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Re: Generalised approach to storing address details

From: Sampo Syreeni <decoy_at_iki.fi>
Date: Fri, 15 Dec 2006 11:26:16 +0200
Message-ID: <Pine.SOL.4.62.0612151057580.24773@kruuna.helsinki.fi>


On 2006-12-14, Marshall wrote:

> I've never been exactly clear on what the term "network model" means;
> I've assumed it's quite comparable to an object graph, with which I am
> quite familiar.

It is.

> Join is not supported. No joins means denormalization is the rule;
> various offline processes manage the maintenance of the denormalized
> data. [...] When you ask people why they like it, well, "it's so
> FAST." (I will admit that it does scale like crazy.)

What you're describing is essentially the OLTP/OLAP tradeoff. Denormalized data can be much faster when you're dealing with a read-mostly environment with well-understood read patterns, because you're basically precomputing, or materializing, all the joins needed by your query mixture. This amounts to amortizing the join cost over multiple read transactions.

The problem is, this sort of thing really ought to be a user-transparent performance optimization. Whatever you precompute, really ought to become a mixture of physical access paths and materialized views added on the fly by the DBA, and only used via the query rewrite and physical optimization machinery. That's because there's no guarantee that the same data wouldn't one day be used with a heavier write load, in which case precomputation no longer scales the way it used to. If you've hardcoded the physical optimizations into your application, then you're in for a major rewrite. Adding a second image of the DB with a different physical organization -- the typical data warehousing solution -- is not going to be any easier, because you can only share code if it's written for the logical organization, and not a specific data layout. Not to mention all the integrity trouble that comes with maintaining the master copy of the database in denormalized form, especially given that neither ad hoc solutions nor current DBMSs have the formal machinery to declare and enforce all the arbitrary dependencies that can exist among your denormalized data items.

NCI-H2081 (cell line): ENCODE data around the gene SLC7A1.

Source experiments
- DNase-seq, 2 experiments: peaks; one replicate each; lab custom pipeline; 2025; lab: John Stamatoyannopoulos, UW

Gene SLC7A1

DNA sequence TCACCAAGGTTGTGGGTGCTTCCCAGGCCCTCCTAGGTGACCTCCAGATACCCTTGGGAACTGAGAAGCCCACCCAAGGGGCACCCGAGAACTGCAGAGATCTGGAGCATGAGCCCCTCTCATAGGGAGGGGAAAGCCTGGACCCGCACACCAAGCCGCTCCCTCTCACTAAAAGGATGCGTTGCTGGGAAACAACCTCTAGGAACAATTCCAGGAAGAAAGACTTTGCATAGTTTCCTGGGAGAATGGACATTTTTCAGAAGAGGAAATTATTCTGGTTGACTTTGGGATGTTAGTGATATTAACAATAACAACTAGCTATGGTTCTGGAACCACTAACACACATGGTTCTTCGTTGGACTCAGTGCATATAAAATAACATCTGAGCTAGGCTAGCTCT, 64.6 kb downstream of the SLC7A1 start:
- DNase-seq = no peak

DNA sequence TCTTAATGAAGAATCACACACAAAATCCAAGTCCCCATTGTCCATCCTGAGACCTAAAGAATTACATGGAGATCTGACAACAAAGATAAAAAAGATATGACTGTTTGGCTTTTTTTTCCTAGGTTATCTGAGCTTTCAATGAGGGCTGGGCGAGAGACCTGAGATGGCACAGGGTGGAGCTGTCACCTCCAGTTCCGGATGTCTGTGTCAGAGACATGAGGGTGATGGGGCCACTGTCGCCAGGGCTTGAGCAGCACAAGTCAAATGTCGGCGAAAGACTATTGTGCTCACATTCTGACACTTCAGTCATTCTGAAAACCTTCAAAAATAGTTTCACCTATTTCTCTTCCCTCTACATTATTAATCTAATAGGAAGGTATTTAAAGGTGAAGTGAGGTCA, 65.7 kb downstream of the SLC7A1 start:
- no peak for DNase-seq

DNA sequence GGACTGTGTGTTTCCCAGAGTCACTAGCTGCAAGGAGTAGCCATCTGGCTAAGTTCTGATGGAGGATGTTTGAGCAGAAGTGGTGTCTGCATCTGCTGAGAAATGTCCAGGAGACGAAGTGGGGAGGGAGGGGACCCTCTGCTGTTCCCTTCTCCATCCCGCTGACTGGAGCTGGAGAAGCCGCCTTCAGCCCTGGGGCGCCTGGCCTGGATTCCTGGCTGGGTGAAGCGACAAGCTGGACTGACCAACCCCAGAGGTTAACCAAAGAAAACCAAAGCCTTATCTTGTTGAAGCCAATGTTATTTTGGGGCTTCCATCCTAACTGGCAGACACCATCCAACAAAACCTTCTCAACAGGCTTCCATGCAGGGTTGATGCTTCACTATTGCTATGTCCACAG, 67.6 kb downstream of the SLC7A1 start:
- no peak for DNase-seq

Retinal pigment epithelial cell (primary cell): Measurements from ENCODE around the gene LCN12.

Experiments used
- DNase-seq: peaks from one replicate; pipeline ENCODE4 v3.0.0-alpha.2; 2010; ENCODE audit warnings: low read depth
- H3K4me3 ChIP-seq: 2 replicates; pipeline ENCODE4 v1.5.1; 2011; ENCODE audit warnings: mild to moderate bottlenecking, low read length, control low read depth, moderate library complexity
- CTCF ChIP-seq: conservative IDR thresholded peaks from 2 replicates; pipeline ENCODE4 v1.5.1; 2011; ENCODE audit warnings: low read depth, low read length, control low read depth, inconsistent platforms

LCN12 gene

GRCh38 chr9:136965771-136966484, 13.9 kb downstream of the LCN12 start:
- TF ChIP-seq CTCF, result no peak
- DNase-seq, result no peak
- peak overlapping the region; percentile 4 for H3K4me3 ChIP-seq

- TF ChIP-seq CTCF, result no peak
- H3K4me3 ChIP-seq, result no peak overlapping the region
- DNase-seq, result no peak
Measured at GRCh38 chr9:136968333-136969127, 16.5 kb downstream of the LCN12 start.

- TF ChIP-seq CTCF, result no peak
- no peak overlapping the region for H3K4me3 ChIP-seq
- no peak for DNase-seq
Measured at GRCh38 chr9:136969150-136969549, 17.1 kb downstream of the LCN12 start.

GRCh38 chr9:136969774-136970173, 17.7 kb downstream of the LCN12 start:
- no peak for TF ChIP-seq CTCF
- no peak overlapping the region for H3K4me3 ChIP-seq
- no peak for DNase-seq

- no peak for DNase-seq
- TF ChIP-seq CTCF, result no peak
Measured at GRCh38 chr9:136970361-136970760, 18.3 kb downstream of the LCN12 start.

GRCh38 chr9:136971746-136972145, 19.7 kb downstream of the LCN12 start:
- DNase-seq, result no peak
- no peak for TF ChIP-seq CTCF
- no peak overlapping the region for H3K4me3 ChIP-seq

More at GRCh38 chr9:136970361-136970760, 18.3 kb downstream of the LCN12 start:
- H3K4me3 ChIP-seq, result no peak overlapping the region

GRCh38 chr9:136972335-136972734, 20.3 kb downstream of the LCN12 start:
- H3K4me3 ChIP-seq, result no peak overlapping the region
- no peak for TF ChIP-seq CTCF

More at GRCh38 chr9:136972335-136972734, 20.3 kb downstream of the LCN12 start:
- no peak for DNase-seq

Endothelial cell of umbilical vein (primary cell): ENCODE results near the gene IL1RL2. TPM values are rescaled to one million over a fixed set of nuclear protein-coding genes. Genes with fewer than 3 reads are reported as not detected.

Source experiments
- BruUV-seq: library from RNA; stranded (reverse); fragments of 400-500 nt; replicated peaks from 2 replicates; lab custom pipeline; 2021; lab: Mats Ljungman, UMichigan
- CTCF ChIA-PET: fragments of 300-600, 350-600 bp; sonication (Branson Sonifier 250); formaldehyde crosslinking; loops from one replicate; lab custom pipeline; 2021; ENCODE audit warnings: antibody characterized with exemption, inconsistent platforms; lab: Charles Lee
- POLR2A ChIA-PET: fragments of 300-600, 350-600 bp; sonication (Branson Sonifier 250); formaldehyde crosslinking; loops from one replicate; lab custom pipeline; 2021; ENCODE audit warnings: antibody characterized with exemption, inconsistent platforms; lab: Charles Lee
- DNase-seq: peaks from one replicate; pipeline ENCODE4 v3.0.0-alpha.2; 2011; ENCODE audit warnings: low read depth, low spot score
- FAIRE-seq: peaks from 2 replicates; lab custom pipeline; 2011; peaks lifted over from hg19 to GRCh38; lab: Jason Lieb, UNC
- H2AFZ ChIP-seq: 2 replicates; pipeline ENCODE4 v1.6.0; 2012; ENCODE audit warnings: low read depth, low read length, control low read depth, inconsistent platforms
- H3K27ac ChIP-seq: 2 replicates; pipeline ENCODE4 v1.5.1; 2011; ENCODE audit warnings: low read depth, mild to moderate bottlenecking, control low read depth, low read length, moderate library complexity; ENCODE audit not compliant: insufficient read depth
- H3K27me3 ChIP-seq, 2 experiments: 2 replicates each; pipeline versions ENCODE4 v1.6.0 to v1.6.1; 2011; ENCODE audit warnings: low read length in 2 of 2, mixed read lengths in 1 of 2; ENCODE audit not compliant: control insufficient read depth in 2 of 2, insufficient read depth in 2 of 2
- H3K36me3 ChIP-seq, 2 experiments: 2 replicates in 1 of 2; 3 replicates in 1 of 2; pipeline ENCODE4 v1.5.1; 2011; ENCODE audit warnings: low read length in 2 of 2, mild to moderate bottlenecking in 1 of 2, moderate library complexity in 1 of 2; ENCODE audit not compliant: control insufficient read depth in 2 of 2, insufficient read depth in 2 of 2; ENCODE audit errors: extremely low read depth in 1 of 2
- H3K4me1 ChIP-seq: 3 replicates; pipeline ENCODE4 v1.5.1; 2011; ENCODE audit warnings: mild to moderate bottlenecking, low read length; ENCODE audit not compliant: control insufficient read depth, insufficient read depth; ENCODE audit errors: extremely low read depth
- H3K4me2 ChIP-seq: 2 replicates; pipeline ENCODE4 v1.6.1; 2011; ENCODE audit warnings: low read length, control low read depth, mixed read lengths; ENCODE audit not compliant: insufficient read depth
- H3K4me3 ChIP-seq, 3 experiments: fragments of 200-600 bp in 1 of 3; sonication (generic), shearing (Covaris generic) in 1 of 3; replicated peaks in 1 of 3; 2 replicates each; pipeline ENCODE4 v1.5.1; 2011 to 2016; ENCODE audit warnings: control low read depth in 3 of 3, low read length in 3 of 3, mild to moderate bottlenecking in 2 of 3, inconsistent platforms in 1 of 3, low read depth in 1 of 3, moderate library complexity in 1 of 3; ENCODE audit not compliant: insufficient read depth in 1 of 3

The only reasons I can think of to do it the way you described are that today's DBMSs do not support radical enough layout changes transparently, that query rewrite capabilities might be limited, and that sometimes we don't want the dynamic overheads associated with this sort of processing. But if somebody uses that to argue for object, hierarchical or ad hoc organizations, I think they have it the wrong way around. What should be fixed is the DBMS, not the data model, because there's no reason why an RDBMS couldn't efficiently support read-mostly, or navigational, or array oriented, or recursive, or whatnot, access. All you need is a little bit of query caching, explicit parallelism, physical layout capability, language extension and optimizer intelligence.

-- 
Sampo Syreeni, aka decoy - mailto:decoy_at_iki.fi, tel:+358-50-5756111
student/math+cs/helsinki university, http://www.iki.fi/~decoy/front
openpgp: 050985C2/025E D175 ABE5 027C 9494 EEB0 E090 8BA9 0509 85C2
Received on Fri Dec 15 2006 - 03:26:16 CST

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